On Thursday, March 7th, President Barack Obama signed the expanded Violence Against Women Act (VAWA) on the eve of International Women’s Day. The signing of the bill took place at the Department of the Interior, with Vice President Joe Biden speaking first before introducing Mr. Obama. One of the many key highlights of the bill includes the strengthening of laws that protect against dating violence, sexual assault, domestic violence, and stalking. Added resources will also be provided to survivors of violent acts, giving the Act a much-needed boost after going in to effect in 1994.
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Mr. Biden was introduced by Diane Millich, executive director of Our Sister’s Keeper, an organization she founded in 2007 to decrease violence against Native American women. The Vice President opened up with remarks regarding the signing of the historic act, recalling his work alongside Michigan congressman John Conyers on the bill.
Mr. Biden’s remarks:
Those of you who have been around a while with me know that I quote my father all the time who literally would say, the greatest sin that could be committed, the cardinal sin of all sins was the abuse of power, and the ultimate abuse of power is for someone physically stronger and bigger to raise their hand and strike and beat someone else. In most cases that tends to be a man striking a woman, or a man or woman striking a child. That’s the fundamental premise and the overarching reason why John Conyers and I and others started so many years ago to draft the legislation called the Violence Against Women Act.
After raucous applause for his opening statement, Biden gave the floor to Mr. Obama and the President immediately charmed the crowd with bits of humor and stirring conviction. The President also artfully mentioned Hadiya Pendleton, a young Chicago high school student killed in a random act of gun violence in January.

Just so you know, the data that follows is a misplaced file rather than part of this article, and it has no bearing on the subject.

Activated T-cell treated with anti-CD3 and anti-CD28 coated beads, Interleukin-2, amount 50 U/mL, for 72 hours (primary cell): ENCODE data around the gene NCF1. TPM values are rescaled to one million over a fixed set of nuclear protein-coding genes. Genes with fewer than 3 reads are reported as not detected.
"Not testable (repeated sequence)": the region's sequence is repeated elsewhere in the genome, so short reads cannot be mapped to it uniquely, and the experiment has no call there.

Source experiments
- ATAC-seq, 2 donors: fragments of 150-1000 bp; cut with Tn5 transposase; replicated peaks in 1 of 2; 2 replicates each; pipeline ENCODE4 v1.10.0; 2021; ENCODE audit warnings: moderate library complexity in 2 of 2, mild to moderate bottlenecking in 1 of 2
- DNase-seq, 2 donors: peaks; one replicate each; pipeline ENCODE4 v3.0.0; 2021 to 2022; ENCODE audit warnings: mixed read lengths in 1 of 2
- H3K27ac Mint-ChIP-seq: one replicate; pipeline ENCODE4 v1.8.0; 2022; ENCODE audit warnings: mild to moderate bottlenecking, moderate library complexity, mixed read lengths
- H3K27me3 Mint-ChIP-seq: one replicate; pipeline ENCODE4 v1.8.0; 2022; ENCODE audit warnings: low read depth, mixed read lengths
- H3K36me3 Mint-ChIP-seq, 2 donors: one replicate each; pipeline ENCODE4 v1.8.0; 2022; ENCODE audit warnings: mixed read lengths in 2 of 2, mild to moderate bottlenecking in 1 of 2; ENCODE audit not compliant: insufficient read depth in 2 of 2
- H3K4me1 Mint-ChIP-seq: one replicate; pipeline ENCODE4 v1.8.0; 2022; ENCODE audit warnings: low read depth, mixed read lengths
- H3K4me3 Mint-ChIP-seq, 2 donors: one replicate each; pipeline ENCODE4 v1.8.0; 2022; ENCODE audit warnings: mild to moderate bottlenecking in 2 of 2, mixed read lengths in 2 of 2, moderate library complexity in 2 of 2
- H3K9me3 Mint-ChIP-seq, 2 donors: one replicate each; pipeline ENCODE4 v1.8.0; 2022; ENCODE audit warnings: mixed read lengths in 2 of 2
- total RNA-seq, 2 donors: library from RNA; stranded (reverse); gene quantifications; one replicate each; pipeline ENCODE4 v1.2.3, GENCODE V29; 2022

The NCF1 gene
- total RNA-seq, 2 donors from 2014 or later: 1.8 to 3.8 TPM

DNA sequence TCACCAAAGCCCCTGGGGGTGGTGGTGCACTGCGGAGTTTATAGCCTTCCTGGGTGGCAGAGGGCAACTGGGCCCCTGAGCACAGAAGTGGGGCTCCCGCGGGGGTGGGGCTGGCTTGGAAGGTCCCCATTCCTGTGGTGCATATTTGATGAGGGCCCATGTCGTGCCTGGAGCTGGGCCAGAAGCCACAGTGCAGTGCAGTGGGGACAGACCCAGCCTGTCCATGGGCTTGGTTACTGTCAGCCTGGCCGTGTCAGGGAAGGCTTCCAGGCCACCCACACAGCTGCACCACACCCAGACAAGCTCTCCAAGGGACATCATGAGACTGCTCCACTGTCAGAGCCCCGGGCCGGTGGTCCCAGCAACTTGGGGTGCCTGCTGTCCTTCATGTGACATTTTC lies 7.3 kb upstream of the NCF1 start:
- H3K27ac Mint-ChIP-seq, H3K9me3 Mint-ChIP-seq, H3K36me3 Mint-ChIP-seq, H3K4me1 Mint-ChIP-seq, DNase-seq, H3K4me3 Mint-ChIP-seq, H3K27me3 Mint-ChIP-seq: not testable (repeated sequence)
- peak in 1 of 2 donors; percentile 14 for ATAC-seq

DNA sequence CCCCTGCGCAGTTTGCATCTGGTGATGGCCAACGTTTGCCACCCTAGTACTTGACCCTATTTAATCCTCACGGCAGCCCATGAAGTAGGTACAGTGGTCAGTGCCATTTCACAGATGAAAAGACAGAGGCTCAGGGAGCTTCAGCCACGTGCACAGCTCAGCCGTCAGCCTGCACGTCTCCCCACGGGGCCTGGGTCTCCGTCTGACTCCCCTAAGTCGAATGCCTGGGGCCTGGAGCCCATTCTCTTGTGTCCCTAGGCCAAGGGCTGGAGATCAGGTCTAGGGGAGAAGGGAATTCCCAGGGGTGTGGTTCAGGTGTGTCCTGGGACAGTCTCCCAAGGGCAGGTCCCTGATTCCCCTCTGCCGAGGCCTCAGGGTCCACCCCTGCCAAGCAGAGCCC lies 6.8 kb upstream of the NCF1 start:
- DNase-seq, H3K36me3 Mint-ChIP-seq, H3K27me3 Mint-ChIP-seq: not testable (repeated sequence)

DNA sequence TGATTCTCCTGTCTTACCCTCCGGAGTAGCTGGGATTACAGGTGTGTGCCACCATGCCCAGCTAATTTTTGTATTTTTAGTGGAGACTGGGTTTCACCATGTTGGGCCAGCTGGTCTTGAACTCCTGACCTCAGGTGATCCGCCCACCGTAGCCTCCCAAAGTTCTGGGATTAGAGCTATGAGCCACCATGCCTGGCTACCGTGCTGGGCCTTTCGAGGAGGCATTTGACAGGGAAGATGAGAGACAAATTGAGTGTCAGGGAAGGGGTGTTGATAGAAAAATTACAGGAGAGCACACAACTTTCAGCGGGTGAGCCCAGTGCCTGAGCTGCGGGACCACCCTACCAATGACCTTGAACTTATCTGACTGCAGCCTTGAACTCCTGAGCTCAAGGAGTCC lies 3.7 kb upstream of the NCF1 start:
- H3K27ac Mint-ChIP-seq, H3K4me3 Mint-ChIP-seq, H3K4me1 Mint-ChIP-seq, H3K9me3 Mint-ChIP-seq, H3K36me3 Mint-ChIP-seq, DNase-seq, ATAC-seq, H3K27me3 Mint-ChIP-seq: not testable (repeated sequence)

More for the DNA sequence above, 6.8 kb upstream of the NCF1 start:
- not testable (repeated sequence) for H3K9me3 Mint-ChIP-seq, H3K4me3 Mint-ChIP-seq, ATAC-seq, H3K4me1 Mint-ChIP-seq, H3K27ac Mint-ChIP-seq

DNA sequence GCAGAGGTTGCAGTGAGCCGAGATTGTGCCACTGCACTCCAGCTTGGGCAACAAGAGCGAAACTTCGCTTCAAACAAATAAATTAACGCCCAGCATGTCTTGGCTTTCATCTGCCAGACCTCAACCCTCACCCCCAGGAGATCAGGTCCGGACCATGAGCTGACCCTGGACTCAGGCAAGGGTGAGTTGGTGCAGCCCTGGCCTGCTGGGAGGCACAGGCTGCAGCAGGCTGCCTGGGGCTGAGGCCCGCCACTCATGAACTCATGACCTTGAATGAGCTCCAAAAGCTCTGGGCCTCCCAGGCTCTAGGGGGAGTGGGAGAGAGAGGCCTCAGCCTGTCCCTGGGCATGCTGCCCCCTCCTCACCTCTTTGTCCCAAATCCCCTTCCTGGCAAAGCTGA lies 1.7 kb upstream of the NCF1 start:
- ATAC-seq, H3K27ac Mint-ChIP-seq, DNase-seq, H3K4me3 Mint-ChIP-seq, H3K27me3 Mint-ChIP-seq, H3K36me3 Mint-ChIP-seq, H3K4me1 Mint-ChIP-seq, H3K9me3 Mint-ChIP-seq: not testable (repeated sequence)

President Barack Obama’s remarks:
Now, as Joe said earlier, we’ve come a long way. Back when Joe wrote this law, domestic abuse was too often seen as a private matter, best hidden behind closed doors. Victims too often stayed silent or felt that they had to live in shame, that somehow they had done something wrong. Even when they went to the hospital or the police station, too often they were sent back home without any real intervention or support. They felt trapped, isolated. And as a result, domestic violence too often ended in greater tragedy.
So one of the great legacies of this law is that it didn’t just change the rules; it changed our culture. It empowered people to start speaking out. It made it okay for us, as a society, to talk about domestic abuse. It made it possible for us, as a country, to address the problem in a real and meaningful way. And it made clear to victims that they were not alone — that they always had a place to go and they always had people on their side.
And today, because members of both parties worked together, we’re able to renew that commitment. Reauthorizing the Violence Against Women Act is something I called for in my State of the Union address. And when I see how quick it got done, I’m feeling, makes me feel optimistic.
Because of this bill, we’ll keep in place all the protections and services that Joe described, and, as he said, we’ll expand them to cover even more women. Because this is a country where everybody should be able to pursue their own measure of happiness and live their lives free from fear, no matter who you are, no matter who you love. (Applause.) That’s got to be our priority. That’s what today is about.